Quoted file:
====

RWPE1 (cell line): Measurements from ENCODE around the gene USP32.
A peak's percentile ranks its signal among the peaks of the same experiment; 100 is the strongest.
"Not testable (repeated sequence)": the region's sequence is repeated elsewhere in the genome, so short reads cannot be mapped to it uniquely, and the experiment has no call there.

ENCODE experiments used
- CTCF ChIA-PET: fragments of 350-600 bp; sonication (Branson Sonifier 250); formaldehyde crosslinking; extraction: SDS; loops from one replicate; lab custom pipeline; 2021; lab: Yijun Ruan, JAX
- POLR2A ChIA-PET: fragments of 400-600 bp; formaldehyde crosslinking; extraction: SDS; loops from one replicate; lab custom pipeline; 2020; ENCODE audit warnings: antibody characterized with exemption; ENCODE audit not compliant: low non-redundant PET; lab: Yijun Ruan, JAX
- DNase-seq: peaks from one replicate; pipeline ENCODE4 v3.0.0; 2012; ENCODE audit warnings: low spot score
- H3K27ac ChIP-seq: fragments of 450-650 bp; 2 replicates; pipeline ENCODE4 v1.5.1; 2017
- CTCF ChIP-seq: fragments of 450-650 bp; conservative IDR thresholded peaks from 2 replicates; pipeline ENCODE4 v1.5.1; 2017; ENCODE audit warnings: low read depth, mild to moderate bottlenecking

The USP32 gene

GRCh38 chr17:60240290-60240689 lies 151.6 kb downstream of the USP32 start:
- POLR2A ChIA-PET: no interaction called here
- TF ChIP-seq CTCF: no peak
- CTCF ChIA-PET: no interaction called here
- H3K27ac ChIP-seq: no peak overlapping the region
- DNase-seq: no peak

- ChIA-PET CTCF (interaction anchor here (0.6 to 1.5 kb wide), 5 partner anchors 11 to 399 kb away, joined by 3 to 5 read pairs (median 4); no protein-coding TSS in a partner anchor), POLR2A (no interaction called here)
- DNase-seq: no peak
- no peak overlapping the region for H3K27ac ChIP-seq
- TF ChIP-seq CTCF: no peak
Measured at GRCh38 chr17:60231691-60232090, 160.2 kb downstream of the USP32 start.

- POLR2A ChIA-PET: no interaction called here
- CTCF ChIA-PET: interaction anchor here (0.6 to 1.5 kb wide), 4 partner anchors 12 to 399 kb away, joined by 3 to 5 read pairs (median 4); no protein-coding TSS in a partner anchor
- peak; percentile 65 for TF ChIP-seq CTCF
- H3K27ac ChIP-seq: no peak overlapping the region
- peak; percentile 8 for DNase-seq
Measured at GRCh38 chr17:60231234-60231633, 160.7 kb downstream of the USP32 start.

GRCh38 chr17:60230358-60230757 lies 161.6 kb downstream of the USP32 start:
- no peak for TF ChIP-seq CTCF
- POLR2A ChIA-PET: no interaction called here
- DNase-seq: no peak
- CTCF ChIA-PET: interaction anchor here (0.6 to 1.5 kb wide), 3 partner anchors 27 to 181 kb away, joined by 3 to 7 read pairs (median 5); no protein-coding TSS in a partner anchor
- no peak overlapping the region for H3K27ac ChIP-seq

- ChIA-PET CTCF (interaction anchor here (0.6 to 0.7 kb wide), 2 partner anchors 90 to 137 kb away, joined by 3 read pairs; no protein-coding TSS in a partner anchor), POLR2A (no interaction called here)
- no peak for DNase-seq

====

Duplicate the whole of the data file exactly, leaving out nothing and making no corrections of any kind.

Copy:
RWPE1 (cell line): Measurements from ENCODE around the gene USP32.
A peak's percentile ranks its signal among the peaks of the same experiment; 100 is the strongest.
"Not testable (repeated sequence)": the region's sequence is repeated elsewhere in the genome, so short reads cannot be mapped to it uniquely, and the experiment has no call there.

ENCODE experiments used
- CTCF ChIA-PET: fragments of 350-600 bp; sonication (Branson Sonifier 250); formaldehyde crosslinking; extraction: SDS; loops from one replicate; lab custom pipeline; 2021; lab: Yijun Ruan, JAX
- POLR2A ChIA-PET: fragments of 400-600 bp; formaldehyde crosslinking; extraction: SDS; loops from one replicate; lab custom pipeline; 2020; ENCODE audit warnings: antibody characterized with exemption; ENCODE audit not compliant: low non-redundant PET; lab: Yijun Ruan, JAX
- DNase-seq: peaks from one replicate; pipeline ENCODE4 v3.0.0; 2012; ENCODE audit warnings: low spot score
- H3K27ac ChIP-seq: fragments of 450-650 bp; 2 replicates; pipeline ENCODE4 v1.5.1; 2017
- CTCF ChIP-seq: fragments of 450-650 bp; conservative IDR thresholded peaks from 2 replicates; pipeline ENCODE4 v1.5.1; 2017; ENCODE audit warnings: low read depth, mild to moderate bottlenecking

The USP32 gene

GRCh38 chr17:60240290-60240689 lies 151.6 kb downstream of the USP32 start:
- POLR2A ChIA-PET: no interaction called here
- TF ChIP-seq CTCF: no peak
- CTCF ChIA-PET: no interaction called here
- H3K27ac ChIP-seq: no peak overlapping the region
- DNase-seq: no peak

- ChIA-PET CTCF (interaction anchor here (0.6 to 1.5 kb wide), 5 partner anchors 11 to 399 kb away, joined by 3 to 5 read pairs (median 4); no protein-coding TSS in a partner anchor), POLR2A (no interaction called here)
- DNase-seq: no peak
- no peak overlapping the region for H3K27ac ChIP-seq
- TF ChIP-seq CTCF: no peak
Measured at GRCh38 chr17:60231691-60232090, 160.2 kb downstream of the USP32 start.

- POLR2A ChIA-PET: no interaction called here
- CTCF ChIA-PET: interaction anchor here (0.6 to 1.5 kb wide), 4 partner anchors 12 to 399 kb away, joined by 3 to 5 read pairs (median 4); no protein-coding TSS in a partner anchor
- peak; percentile 65 for TF ChIP-seq CTCF
- H3K27ac ChIP-seq: no peak overlapping the region
- peak; percentile 8 for DNase-seq
Measured at GRCh38 chr17:60231234-60231633, 160.7 kb downstream of the USP32 start.

GRCh38 chr17:60230358-60230757 lies 161.6 kb downstream of the USP32 start:
- no peak for TF ChIP-seq CTCF
- POLR2A ChIA-PET: no interaction called here
- DNase-seq: no peak
- CTCF ChIA-PET: interaction anchor here (0.6 to 1.5 kb wide), 3 partner anchors 27 to 181 kb away, joined by 3 to 7 read pairs (median 5); no protein-coding TSS in a partner anchor
- no peak overlapping the region for H3K27ac ChIP-seq

- ChIA-PET CTCF (interaction anchor here (0.6 to 0.7 kb wide), 2 partner anchors 90 to 137 kb away, joined by 3 read pairs; no protein-coding TSS in a partner anchor), POLR2A (no interaction called here)
- no peak for DNase-seq